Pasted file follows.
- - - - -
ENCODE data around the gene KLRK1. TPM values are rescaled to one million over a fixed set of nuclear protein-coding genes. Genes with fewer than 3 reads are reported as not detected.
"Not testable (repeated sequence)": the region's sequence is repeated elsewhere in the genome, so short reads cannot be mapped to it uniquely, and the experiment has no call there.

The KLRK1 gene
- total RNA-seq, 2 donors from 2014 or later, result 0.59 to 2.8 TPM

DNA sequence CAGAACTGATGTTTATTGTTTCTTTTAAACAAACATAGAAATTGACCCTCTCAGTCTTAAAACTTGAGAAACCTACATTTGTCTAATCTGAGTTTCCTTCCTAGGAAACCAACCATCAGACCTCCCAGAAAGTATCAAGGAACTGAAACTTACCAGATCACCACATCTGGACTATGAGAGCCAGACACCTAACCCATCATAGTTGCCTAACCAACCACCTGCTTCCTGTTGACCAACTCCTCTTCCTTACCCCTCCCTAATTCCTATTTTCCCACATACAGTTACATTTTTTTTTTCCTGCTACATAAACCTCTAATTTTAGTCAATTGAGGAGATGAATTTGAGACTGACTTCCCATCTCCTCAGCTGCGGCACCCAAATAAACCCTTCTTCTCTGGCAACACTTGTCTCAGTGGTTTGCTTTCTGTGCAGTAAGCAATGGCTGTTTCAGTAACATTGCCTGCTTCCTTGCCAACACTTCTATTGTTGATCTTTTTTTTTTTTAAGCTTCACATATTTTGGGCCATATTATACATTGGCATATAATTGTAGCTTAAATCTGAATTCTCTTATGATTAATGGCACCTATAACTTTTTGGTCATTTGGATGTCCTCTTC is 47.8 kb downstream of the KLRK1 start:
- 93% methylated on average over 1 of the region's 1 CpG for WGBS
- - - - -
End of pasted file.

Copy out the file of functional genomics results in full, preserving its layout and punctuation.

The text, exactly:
ENCODE data around the gene KLRK1. TPM values are rescaled to one million over a fixed set of nuclear protein-coding genes. Genes with fewer than 3 reads are reported as not detected.
"Not testable (repeated sequence)": the region's sequence is repeated elsewhere in the genome, so short reads cannot be mapped to it uniquely, and the experiment has no call there.

The KLRK1 gene
- total RNA-seq, 2 donors from 2014 or later, result 0.59 to 2.8 TPM

DNA sequence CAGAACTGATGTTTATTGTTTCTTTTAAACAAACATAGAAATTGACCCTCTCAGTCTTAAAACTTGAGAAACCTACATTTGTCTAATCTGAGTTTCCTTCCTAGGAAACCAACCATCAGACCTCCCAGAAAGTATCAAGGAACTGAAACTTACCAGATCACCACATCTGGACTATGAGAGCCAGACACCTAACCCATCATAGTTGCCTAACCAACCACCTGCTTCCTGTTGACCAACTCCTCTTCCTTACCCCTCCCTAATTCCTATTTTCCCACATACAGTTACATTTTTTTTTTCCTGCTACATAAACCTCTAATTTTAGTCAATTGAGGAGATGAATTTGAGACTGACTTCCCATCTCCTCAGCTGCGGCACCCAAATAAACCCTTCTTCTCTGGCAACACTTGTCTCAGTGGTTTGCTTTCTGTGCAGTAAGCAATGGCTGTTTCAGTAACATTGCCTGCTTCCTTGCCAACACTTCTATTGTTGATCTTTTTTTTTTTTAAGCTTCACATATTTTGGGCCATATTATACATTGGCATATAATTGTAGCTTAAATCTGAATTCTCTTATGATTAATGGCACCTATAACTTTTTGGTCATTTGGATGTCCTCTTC is 47.8 kb downstream of the KLRK1 start:
- 93% methylated on average over 1 of the region's 1 CpG for WGBS